Lonely librarian Kenji (Tadanobu Asano) and forlorn schoolgirl Noi (Sinitta Boonyasak) are inextricably bound after a shocking traffic accident, and together they lounge around her apartment quietly ruminating on their chance encounter. “This is bliss,” reads an existential note written by Kenji, who spends much of Pen-Ek Ratanaruang’s Last Life in the Universe concocting seemingly motivation-less suicide scenarios. The clean-freak Kenji tells the slovenly Noi that he can’t return to his apartment because there are “two dead people inside.” She thinks he’s joking (he’s not), but he could be talking about himself and this bereft young girl he speaks to in two or three different tongues (who’s counting anyway?). She’s getting ready to leave for Osaka. He’s being pursued by yakuzas (one played by Japanese schlockmeister Takashi Miike). Together they wait for something, anything to happen. As photographed by the greatest cinematographer in our known universe, Christopher Doyle, this Thai love story seemingly evokes what life must be like inside a scarcely populated snow globe. For optimum etherealism, space and time is shaken up (the film’s title doesn’t even appear on the screen until some 30 minutes in) so that the past and the future exist at the same time. The cinematic equivalent of Brian Eno’s Ambient 1: Music for Airports, Last Life in the Universe isn’t so much weightless as it is liable to inspire weightlessness. Like any good mood piece, it’s best to be in the mood for it. Now, can someone pass whatever Noi is smoking?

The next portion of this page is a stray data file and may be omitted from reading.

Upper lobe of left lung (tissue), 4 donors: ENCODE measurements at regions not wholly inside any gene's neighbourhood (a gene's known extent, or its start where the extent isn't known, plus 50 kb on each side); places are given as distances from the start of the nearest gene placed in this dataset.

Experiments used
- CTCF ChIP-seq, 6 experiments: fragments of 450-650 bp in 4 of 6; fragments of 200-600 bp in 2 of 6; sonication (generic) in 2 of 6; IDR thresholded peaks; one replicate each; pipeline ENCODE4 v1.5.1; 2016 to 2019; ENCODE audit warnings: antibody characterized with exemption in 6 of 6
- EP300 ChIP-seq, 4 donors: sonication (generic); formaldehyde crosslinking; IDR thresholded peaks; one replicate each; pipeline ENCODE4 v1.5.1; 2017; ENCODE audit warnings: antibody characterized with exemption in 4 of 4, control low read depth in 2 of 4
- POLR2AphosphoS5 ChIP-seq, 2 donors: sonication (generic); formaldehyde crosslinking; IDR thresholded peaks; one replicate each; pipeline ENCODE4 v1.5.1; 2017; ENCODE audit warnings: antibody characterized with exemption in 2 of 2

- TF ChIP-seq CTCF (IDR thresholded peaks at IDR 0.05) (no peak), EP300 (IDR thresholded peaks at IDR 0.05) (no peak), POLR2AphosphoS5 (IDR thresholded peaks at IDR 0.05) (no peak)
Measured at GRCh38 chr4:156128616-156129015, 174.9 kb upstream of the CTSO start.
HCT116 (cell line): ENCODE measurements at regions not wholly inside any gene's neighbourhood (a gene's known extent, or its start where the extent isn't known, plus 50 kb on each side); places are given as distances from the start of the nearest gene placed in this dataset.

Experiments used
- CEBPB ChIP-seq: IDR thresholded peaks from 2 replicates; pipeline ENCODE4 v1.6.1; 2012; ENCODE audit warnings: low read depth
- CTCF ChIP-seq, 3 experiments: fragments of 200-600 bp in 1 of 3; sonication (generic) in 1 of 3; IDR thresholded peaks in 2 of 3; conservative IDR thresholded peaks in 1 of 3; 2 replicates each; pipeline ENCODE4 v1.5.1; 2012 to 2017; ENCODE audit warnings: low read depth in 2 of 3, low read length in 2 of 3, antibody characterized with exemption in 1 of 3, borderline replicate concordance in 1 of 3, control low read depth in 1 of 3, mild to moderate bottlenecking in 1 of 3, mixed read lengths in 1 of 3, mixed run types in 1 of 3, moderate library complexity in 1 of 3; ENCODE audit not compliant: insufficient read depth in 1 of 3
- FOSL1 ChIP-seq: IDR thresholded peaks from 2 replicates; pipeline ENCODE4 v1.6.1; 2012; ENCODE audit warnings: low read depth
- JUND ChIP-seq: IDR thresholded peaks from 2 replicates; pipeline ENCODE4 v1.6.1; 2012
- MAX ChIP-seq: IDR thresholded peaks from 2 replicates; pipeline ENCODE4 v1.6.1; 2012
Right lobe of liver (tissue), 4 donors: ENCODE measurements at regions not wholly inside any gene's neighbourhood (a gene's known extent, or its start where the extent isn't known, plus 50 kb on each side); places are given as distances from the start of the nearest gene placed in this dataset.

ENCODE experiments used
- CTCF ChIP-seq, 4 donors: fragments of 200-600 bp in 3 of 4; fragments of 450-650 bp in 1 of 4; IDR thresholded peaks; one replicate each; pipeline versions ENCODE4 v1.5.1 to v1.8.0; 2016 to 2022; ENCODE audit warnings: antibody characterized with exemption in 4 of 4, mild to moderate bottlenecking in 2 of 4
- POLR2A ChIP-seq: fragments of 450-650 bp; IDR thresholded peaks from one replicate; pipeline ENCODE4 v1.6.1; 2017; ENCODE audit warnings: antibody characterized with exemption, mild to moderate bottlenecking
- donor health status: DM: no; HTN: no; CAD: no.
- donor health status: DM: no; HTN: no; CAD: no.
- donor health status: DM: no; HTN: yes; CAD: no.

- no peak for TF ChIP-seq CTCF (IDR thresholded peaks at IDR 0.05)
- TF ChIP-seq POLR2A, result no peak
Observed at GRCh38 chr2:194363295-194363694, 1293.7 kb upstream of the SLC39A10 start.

A mixed bag: The Dolby Digital 5.1 surround track won't rock your world, but it still does justice to the dreamy ambient throb of the film's soundtrack, while the image may disappoint anyone who got to see the film on the big screen; scratches and debris are scarcely a problem, but the overall softness kind of negates all the hard work Chris Doyle put into every shot.
Chris Doyle is very happy to tell us that Last Life in the Universe is not the first film he ever shot in Thailand but it's the first film he shot inside the country that also takes place there. Doyle is a little on the austere side but his commentary is wowing: His description of the way he turns "ideas" into "images" in the first few minutes is absolutely astonishing. Rounding out the disc is a loungy video interview with director Pen-Ek Ratanaruang that threatens to take us inside the man's right nostril at one point, a gallery of Doyle's artwork, the film's theatrical trailer, weblinks, and previews for Reconstruction, Dig!, and the three titles in Palm Pictures's Directors Label.
Image quality is a major letdown but the Chris Doyle commentary track certainly is not.